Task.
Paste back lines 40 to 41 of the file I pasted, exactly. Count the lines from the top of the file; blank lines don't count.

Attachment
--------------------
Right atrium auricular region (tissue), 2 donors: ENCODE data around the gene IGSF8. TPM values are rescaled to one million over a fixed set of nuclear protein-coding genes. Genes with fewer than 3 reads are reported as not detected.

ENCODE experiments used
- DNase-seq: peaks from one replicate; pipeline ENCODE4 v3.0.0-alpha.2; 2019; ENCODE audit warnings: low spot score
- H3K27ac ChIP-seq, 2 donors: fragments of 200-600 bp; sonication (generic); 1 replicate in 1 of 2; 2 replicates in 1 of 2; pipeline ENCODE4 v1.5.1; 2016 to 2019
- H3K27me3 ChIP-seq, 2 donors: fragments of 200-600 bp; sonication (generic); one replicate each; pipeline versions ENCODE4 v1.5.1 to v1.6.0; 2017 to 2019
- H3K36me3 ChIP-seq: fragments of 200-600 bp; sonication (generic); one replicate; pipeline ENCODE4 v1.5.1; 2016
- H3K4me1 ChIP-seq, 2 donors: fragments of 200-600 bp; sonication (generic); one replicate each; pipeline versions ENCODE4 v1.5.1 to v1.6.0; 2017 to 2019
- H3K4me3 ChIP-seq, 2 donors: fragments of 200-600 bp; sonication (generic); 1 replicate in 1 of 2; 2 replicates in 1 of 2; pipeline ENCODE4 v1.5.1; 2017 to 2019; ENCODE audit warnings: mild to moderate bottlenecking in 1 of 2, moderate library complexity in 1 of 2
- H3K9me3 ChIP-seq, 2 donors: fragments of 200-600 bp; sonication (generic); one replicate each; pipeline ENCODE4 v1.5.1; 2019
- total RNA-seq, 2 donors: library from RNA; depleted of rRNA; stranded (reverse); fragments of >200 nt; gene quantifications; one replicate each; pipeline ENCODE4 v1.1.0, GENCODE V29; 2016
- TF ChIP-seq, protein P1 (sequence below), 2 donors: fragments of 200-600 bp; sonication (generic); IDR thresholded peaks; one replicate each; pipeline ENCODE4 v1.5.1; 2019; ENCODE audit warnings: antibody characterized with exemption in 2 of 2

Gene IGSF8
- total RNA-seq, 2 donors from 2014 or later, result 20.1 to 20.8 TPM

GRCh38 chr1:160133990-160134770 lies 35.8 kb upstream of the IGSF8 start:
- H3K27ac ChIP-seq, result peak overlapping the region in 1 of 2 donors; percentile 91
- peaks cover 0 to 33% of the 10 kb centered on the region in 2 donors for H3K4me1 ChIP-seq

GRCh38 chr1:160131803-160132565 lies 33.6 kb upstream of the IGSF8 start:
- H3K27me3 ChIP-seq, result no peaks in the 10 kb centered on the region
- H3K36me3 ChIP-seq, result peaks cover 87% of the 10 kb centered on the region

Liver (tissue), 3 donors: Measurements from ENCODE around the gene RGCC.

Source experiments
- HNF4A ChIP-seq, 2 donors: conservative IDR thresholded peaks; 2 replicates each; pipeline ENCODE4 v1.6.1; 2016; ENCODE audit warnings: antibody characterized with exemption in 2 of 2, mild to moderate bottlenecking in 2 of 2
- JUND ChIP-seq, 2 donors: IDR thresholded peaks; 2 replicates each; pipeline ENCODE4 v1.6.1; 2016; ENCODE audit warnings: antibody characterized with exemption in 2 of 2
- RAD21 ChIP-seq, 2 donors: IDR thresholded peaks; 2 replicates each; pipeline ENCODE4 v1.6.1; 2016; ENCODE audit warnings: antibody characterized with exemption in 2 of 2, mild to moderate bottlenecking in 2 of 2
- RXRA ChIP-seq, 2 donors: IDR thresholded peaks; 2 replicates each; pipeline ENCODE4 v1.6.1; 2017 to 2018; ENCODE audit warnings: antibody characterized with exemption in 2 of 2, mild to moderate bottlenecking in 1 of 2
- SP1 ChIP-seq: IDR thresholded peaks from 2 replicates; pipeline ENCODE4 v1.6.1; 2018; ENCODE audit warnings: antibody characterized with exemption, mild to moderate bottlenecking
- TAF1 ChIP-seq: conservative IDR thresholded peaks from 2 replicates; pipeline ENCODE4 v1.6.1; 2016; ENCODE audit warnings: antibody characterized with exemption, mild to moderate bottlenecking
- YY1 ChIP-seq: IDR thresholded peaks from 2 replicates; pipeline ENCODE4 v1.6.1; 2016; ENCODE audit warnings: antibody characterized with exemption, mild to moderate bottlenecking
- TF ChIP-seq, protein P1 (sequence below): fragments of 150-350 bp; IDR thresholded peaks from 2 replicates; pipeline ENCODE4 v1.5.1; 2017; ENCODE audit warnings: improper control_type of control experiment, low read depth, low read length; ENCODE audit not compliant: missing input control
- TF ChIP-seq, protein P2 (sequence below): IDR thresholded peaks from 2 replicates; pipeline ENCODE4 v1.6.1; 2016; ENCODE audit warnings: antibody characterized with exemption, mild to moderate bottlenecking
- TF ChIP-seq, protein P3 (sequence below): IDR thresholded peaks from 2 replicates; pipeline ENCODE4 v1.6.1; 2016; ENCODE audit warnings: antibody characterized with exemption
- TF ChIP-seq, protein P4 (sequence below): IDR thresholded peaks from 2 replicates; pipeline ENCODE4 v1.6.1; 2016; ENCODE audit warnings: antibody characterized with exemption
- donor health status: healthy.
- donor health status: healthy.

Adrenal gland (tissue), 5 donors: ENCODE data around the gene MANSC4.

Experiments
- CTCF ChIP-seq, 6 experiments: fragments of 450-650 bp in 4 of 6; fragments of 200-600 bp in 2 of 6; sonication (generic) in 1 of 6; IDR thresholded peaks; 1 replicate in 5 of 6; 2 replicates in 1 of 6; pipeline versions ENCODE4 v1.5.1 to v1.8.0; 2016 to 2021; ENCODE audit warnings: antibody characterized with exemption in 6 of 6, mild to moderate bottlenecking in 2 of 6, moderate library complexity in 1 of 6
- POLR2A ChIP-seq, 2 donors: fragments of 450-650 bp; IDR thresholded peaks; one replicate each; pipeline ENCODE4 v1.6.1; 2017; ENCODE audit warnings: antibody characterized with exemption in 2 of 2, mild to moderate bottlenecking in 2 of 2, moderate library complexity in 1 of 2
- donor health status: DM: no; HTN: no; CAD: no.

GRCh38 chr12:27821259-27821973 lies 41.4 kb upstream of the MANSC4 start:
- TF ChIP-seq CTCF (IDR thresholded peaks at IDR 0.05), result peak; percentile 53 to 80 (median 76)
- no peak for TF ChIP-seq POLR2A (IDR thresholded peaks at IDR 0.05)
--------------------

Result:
GRCh38 chr12:27821259-27821973 lies 41.4 kb upstream of the MANSC4 start:
- TF ChIP-seq CTCF (IDR thresholded peaks at IDR 0.05), result peak; percentile 53 to 80 (median 76)